The death of Linux Containers

Unikernels are awesome!

First of all, let’s understand what unikernel is. “Unikernels are specialized, single-address-space machine images constructed by using library operating systems.” (Unikernel, n.d.)

Specialized means the unikernel holds a single application, and single-address-space means that is the core, and that is it! Nothing more! No other space or program exists on the unikernel, and it is built to run just one application.

Unikernel is different from the conventional kernel; we can call the Linux kernel a monolith kernel because it brings many resources, drivers, userspace, libs, etc. Unikernel is the opposite of the Linux kernel, and it’s smaller, has less code and is less prone to bugs. Which means it brings more reliability, isolation, and security.

They are compiled with the required modules to run the application, so the result is a small, lightweight, and highly efficient virtualized application.

To better understand about these concepts, let’s observe the figure below.

This picture represents a monolith kernel running on a conventional operational system. The application runs on the userspace, and then a lot of functions are called to the kernel space. There is an abstraction on these calls. Besides that, the kernel space is prepared to handle many concurrency applications.

Let’s observe the unikernel application below.

This structure doesn’t segregate the user space from kernel space. It is just one thing. It doesn’t need the abstractions to call functions, and the unikernel doesn’t need to handle concurrency applications. It is beautifully built for a single application wholly isolated and secured.

The unikernel is not sharing any resources with others and doesn’t have another process running. No port will be opened beside the application port, no process concurrency, and no software trying to access other software addresses. The unikernels have limited access to the network device and don’t have the unnecessary operational system function like device management, remote access, or command-line interface. Those features are not present in the source code of the unikernel application. So I’m pretty comfortable to say the security is on another level here.

Unikernels have more isolation and security than Linux containers because they have more layers, more code, more tools, etc., so there are multiple points of security failure.

Machine virtualization is the key of this article, and the most common implementation is VMware and Xen Project. Both are called hypervisors, and it’s responsible for hosting multiple guest operating system on a single physical machine.

Said that let’s see the difference between the two solutions.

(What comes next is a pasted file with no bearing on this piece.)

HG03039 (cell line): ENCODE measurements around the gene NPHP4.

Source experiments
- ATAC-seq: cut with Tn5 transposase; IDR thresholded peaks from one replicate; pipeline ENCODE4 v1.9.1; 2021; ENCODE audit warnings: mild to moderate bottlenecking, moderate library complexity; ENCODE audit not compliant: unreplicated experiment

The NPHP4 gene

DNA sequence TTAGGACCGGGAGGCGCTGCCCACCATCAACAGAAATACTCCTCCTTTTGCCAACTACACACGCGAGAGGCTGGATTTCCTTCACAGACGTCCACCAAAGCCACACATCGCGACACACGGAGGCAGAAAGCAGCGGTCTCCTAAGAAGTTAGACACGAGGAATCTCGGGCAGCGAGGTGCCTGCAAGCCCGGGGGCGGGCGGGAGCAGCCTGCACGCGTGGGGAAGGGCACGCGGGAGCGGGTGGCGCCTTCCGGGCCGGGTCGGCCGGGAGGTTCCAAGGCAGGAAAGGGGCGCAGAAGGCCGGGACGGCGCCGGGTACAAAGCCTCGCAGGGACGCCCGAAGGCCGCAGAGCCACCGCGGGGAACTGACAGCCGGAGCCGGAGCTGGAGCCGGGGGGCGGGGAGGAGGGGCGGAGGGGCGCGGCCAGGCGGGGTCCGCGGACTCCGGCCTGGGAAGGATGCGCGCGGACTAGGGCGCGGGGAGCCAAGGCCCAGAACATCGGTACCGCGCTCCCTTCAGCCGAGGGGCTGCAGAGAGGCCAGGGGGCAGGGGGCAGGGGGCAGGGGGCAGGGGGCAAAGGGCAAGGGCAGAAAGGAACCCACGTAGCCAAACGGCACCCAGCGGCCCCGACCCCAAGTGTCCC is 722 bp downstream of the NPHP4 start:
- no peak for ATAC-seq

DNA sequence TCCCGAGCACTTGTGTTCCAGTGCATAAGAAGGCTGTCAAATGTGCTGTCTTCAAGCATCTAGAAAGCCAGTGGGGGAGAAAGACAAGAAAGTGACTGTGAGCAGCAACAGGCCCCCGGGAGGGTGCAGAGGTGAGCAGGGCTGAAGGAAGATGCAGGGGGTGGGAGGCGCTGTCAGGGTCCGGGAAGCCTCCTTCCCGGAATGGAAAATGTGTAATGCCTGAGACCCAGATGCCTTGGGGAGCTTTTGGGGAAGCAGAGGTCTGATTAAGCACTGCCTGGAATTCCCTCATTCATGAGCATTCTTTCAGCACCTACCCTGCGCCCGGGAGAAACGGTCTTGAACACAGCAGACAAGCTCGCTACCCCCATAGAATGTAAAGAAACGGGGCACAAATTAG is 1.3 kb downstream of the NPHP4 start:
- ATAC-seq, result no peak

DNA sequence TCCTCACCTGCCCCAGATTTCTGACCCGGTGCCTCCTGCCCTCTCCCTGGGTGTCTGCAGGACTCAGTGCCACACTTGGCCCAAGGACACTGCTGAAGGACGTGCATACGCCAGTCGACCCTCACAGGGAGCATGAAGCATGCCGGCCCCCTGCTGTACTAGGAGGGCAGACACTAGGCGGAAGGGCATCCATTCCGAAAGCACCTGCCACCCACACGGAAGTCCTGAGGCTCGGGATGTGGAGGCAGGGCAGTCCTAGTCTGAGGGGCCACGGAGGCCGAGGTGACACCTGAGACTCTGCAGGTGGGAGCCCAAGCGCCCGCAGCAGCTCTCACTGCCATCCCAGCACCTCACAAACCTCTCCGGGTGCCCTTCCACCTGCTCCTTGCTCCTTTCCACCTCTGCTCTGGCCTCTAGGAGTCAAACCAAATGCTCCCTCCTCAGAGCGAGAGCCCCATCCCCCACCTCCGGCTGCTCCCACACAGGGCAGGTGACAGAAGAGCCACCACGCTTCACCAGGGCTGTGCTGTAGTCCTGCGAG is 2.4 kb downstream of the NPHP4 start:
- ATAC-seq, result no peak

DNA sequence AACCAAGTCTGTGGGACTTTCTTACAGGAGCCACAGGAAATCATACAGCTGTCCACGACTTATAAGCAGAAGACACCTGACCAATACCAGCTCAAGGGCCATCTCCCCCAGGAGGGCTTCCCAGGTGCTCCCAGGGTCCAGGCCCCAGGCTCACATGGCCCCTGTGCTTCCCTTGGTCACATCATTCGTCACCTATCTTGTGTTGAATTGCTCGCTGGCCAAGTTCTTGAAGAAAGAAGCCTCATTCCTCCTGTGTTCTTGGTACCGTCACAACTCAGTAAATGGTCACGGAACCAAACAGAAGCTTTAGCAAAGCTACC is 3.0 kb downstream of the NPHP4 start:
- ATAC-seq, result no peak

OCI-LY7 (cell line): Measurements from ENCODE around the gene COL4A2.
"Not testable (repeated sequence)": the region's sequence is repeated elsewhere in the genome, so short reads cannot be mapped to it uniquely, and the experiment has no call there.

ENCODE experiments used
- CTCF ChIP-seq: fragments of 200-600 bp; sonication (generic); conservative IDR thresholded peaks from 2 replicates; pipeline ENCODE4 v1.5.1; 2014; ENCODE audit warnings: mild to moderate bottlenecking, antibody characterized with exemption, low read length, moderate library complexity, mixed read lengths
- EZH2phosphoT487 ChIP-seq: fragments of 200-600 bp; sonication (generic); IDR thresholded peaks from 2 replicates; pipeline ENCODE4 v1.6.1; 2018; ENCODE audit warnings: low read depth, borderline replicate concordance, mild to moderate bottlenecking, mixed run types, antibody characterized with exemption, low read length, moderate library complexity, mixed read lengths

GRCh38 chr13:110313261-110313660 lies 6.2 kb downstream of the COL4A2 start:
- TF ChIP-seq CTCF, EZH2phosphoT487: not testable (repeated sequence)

The most impressive difference here is the layer reduction and the abstraction. It is very clear the Linux containers have much more load resources as opposed to unikernels. Therefore, the unikernels are providing the application from a reduced VM, increasing the isolation and security. On the other hand, the Linux containers share the same kernel, which means they share the same vulnerabilities.

Lightweight virtualization
- Fast boot times
- Orchestration solutions
- Dynamic resource allocation

- Reduced isolation between host and guest due to shared kernel
- Less flexible (i.e., dependent on host kernel)
- Network is less flexible

- Lightweight images
- Specialized application
- Complete isolation from the host
- Higher security against absent functionalities (e.g., remote command execution)

- Requires developing applications from the grounds up
- Limited deployment possibilities
- Lack of complete IDE support
- Static resource allocation
- Lack of orchestration tools

The unikernels are new technology, and they are not recommended to use in a production environment yet. The idea is to present the potential against containers, and there are some benefits in terms of performance. But it has some improvements to move forward, especially in matters of orchestration tools and observability.

While containers are quickly becoming industry standard, unikernels still have a lot to go through. Unikernels try to push the concepts of containers even further, eliminating the need for an OS altogether. Instead of maintaining a resident kernel in memory, everything is managed through pre-built binary libraries. Unikernels do not handle resource allocation, though, so they still require a hypervisor.

Unikernels may reduce the long-term usefulness of containers.

Head of Strategy and Innovation

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